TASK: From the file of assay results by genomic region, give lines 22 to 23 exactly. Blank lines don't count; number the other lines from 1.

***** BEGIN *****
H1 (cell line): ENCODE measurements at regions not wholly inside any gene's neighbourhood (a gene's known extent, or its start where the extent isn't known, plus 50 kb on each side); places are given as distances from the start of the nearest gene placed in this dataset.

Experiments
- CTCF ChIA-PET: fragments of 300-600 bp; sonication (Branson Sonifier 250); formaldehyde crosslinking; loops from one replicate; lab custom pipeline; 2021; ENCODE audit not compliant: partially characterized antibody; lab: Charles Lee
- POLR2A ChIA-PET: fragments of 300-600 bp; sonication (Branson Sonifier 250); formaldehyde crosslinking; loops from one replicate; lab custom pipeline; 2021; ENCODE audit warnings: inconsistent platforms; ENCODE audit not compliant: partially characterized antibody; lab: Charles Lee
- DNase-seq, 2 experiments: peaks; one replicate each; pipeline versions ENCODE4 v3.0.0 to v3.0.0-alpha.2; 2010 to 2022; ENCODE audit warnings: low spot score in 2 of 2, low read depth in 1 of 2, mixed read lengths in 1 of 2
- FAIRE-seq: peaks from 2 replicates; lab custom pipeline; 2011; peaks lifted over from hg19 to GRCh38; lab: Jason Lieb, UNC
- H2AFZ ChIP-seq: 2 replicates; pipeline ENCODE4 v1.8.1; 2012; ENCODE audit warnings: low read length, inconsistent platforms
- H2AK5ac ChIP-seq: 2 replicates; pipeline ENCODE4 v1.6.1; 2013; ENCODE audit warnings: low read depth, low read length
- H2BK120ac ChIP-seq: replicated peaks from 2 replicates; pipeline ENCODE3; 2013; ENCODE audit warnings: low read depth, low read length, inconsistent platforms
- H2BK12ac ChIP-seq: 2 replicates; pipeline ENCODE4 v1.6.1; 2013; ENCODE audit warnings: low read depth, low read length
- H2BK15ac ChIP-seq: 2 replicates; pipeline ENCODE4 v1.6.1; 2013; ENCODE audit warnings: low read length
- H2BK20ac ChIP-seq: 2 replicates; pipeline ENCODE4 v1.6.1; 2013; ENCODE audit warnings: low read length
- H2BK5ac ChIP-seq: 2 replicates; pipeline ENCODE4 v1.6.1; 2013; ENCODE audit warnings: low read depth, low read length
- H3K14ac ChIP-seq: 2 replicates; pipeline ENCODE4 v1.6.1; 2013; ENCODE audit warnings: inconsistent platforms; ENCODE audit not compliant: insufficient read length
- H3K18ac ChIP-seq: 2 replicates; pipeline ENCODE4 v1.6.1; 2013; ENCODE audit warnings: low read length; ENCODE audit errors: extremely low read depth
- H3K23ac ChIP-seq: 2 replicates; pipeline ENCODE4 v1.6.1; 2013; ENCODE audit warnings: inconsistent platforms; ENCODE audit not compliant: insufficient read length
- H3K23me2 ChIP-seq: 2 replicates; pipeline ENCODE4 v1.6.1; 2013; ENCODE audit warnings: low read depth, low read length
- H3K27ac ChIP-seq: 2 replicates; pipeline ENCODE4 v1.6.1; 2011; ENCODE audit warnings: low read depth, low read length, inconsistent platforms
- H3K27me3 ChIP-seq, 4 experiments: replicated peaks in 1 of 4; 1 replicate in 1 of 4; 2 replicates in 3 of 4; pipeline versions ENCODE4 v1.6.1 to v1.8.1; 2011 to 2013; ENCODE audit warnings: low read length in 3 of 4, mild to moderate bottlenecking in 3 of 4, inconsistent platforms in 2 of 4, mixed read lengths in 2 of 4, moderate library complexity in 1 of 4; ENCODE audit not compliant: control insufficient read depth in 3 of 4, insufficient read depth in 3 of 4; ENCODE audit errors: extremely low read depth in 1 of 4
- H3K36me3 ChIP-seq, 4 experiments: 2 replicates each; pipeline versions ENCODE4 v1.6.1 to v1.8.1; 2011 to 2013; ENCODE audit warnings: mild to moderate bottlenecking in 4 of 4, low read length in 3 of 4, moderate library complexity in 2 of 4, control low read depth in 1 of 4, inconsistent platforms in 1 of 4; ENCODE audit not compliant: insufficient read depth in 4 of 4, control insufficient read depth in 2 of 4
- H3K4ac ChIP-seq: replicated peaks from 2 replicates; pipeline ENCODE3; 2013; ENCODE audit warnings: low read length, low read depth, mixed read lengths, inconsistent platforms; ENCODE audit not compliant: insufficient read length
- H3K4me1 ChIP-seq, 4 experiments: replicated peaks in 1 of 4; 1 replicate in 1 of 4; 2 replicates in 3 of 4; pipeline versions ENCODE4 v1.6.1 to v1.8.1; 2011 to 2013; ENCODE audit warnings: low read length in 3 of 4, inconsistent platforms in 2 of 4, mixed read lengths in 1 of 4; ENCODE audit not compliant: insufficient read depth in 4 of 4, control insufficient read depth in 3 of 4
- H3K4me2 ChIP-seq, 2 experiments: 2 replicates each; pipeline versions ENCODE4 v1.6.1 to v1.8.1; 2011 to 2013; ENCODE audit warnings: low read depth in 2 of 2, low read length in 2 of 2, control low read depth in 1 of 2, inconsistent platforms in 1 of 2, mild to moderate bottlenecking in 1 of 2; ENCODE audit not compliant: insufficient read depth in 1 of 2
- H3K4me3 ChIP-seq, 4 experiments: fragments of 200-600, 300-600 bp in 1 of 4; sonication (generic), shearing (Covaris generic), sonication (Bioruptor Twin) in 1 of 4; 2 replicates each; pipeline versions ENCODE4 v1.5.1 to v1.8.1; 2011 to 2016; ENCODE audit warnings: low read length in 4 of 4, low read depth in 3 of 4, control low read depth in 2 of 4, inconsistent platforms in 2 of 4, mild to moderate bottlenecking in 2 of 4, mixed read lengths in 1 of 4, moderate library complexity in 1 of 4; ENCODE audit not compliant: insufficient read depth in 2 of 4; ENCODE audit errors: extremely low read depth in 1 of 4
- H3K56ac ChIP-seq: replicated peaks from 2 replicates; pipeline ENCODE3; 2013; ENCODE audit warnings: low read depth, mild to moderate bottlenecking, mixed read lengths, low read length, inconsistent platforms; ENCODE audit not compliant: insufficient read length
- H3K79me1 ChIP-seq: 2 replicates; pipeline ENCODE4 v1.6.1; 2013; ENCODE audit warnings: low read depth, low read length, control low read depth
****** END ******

- H3K4me1 ChIP-seq, 4 experiments: replicated peaks in 1 of 4; 1 replicate in 1 of 4; 2 replicates in 3 of 4; pipeline versions ENCODE4 v1.6.1 to v1.8.1; 2011 to 2013; ENCODE audit warnings: low read length in 3 of 4, inconsistent platforms in 2 of 4, mixed read lengths in 1 of 4; ENCODE audit not compliant: insufficient read depth in 4 of 4, control insufficient read depth in 3 of 4
- H3K4me2 ChIP-seq, 2 experiments: 2 replicates each; pipeline versions ENCODE4 v1.6.1 to v1.8.1; 2011 to 2013; ENCODE audit warnings: low read depth in 2 of 2, low read length in 2 of 2, control low read depth in 1 of 2, inconsistent platforms in 1 of 2, mild to moderate bottlenecking in 1 of 2; ENCODE audit not compliant: insufficient read depth in 1 of 2